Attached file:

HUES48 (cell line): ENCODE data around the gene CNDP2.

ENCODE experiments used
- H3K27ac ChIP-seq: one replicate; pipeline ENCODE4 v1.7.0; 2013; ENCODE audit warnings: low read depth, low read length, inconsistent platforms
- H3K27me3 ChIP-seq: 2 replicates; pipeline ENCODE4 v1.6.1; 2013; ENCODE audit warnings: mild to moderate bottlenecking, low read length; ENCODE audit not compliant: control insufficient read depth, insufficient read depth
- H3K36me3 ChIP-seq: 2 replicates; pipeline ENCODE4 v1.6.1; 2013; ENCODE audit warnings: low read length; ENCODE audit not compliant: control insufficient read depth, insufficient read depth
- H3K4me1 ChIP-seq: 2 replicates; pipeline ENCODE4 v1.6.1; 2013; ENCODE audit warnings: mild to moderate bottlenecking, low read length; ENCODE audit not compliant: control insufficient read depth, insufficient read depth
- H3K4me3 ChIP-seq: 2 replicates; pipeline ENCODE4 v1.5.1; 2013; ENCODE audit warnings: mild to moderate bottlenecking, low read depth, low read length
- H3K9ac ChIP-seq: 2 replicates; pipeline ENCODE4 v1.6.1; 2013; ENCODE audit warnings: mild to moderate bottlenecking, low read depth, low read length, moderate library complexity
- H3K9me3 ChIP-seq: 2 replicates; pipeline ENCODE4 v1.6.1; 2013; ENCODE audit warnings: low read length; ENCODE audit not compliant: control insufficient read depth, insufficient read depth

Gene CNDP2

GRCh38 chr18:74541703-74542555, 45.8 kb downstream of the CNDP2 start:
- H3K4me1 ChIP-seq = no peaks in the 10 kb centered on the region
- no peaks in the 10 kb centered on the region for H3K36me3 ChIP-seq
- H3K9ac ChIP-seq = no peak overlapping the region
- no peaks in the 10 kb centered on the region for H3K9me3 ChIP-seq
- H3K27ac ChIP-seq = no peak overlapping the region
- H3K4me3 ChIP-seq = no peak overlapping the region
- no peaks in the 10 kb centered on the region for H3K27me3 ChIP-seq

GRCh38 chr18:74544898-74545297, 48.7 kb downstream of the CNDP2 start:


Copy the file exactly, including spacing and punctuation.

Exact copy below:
HUES48 (cell line): ENCODE data around the gene CNDP2.

ENCODE experiments used
- H3K27ac ChIP-seq: one replicate; pipeline ENCODE4 v1.7.0; 2013; ENCODE audit warnings: low read depth, low read length, inconsistent platforms
- H3K27me3 ChIP-seq: 2 replicates; pipeline ENCODE4 v1.6.1; 2013; ENCODE audit warnings: mild to moderate bottlenecking, low read length; ENCODE audit not compliant: control insufficient read depth, insufficient read depth
- H3K36me3 ChIP-seq: 2 replicates; pipeline ENCODE4 v1.6.1; 2013; ENCODE audit warnings: low read length; ENCODE audit not compliant: control insufficient read depth, insufficient read depth
- H3K4me1 ChIP-seq: 2 replicates; pipeline ENCODE4 v1.6.1; 2013; ENCODE audit warnings: mild to moderate bottlenecking, low read length; ENCODE audit not compliant: control insufficient read depth, insufficient read depth
- H3K4me3 ChIP-seq: 2 replicates; pipeline ENCODE4 v1.5.1; 2013; ENCODE audit warnings: mild to moderate bottlenecking, low read depth, low read length
- H3K9ac ChIP-seq: 2 replicates; pipeline ENCODE4 v1.6.1; 2013; ENCODE audit warnings: mild to moderate bottlenecking, low read depth, low read length, moderate library complexity
- H3K9me3 ChIP-seq: 2 replicates; pipeline ENCODE4 v1.6.1; 2013; ENCODE audit warnings: low read length; ENCODE audit not compliant: control insufficient read depth, insufficient read depth

Gene CNDP2

GRCh38 chr18:74541703-74542555, 45.8 kb downstream of the CNDP2 start:
- H3K4me1 ChIP-seq = no peaks in the 10 kb centered on the region
- no peaks in the 10 kb centered on the region for H3K36me3 ChIP-seq
- H3K9ac ChIP-seq = no peak overlapping the region
- no peaks in the 10 kb centered on the region for H3K9me3 ChIP-seq
- H3K27ac ChIP-seq = no peak overlapping the region
- H3K4me3 ChIP-seq = no peak overlapping the region
- no peaks in the 10 kb centered on the region for H3K27me3 ChIP-seq

GRCh38 chr18:74544898-74545297, 48.7 kb downstream of the CNDP2 start: